Tuesday, December 28, 2010

What we need is more "lakes" in the not so wild west

There is quite an eerie duality between the lakes of the "wild" west-flowing rivers (in general they flow to wards Lake Eyre) and the "tamed" west flowing rivers. A series of lakes in the "wild rivers" (eg Lake Yamma Yamma, Diamantina lakes, Coongie lakes, etc.) Considerably slows the flow to the treeless salty pit in the end point (Lake Eyre). On the way, these storages are the lifeblood of both wilderness in these catchments(waterholes, trees, wildlife), and for human resources in those same catchments (mainly sheep/cattle grazing).

If you compare this with the Murray/Darling basin, all the human endeavour that has toiled to tame it has merely expanded on this natural system of floods being trapped. Both for the environment and human uses, it is an amazing extension, as the facts remain that floods and drought are as damaging to the natural environment's inhabitants as they are to human habitation. The remaining floods and droughts in the system are still primarily in the gaps where there is no suitable "lake" to absorb floods and make the water available through some of the following drought. I am estimating that by the end of this La Nina year, as much as all the water capacity of all of the Murray Darling water storages will have flowed out through the barrages of Lake Alexandrina. It is an open question as to whether the floods have nicely "reversed" the whole of the environmental damage done through the 10 or so years of it being a closed system (in drought, as it were). Although climate scientists have deemed the last 10 or 20 years as the new normal - I would suggest that it is a very brave call to BET that there will be similar droughts within our lifetime, as opposed to the usual contrived predictions.

If we could have harnessed even half of that water flowing away to the sea, the floods would have been even more controlled. At least we should have generated some osmotic energy from it at Lake Alexandrina, instead of just talking desalination. In the next few years of relatively plentiful water (even if we have a drought immediately after this La Nina) It makes no economic sense to buy (at a high price) water allocations from farmers who would use it to make a profit, for the environment which doesn't need it at that moment because of the soil storage from this recent series of flood events. Just feel grateful that we have got so much flexibility due to large natural and artificial storages, and perhaps plan some more future bountiful lakes that can be huge long term environmental assets for a relatively small environmental and human adjustment upfront price in drowned valleys.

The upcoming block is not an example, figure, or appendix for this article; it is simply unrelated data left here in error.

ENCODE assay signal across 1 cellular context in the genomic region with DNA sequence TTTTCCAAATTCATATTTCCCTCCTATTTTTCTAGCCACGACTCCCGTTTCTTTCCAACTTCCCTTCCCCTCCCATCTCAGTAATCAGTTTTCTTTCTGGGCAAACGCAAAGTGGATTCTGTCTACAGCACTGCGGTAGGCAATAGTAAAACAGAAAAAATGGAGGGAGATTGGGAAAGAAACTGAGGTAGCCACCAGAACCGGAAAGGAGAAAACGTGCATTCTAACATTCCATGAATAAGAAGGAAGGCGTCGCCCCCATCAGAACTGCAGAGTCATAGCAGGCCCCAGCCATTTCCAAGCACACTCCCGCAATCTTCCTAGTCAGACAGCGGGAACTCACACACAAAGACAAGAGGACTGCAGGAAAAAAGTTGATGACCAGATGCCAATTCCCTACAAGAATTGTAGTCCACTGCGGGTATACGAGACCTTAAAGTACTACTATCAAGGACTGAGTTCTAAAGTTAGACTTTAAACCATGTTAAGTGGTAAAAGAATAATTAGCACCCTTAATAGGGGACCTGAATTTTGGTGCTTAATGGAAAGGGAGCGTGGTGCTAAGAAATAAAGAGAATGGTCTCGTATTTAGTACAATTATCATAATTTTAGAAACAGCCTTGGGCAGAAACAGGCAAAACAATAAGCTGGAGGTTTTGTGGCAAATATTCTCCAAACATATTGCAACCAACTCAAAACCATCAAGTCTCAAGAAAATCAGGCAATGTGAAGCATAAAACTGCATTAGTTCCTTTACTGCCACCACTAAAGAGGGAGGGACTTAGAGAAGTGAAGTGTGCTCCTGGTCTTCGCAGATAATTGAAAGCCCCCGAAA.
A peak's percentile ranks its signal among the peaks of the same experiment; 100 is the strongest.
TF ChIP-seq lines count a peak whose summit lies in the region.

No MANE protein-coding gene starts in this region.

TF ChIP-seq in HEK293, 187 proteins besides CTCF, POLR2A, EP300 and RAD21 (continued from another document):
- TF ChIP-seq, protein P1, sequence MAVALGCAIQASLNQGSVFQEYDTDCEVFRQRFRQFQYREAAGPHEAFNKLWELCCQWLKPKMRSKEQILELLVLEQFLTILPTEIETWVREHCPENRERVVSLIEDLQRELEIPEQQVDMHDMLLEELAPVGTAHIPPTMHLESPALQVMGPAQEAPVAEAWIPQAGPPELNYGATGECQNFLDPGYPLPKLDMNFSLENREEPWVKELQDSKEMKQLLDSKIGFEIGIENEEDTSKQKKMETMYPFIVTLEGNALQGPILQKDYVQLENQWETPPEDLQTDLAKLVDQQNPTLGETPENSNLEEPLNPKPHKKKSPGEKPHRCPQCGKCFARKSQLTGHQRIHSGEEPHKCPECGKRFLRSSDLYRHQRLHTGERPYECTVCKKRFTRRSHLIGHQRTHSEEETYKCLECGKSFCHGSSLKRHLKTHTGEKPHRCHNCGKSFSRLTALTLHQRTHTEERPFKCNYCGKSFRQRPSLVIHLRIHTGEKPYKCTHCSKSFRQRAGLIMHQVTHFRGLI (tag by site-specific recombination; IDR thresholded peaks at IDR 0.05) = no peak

Chris Fellows said...

I'd be interested to see your estimate of water flows out of the Murray-Darling cf. storage capacity.
Just to be trolly, how do they both compare to the amount of water that flowed into the ocean from Bligh's Cape York 'wild rivers' this year?

Marco said...

Total capacity, from MDBA water management site:


is 22,581 GL

A graph of the outflow through lock one, which is the closest proxy I can find to what the flow is to the sea at the moment.


From that, I would estimate that until the end of December 2010 that no more than 4000 GL has outflowed so far. The latest estimates are that the current outflow of 50 GL a day will continue (due to Lachlan and Murrimbidgee floods in part) and build up to 90 GL a day from the current Darling river flood in about March. Assuming drought conditions through to June next year, I would roughly add that up to be about 10,000 GL. Assuming some more La Nina floods at least in the Darling system - this may double by the end of it by my estimation.

I have no idea about quantitative measures of the cape york wild rivers, but the Cooper Creek wild rivers are well measured at cullyamurra at any rate.

http://e-nrims.dwlbc.sa.gov.au/Telemetry/Plot.aspx?App=FNSW&Period=Hrly&Site=A0030501&SiteName=Cooper Ck at Cullyamurra WH&Params=33,12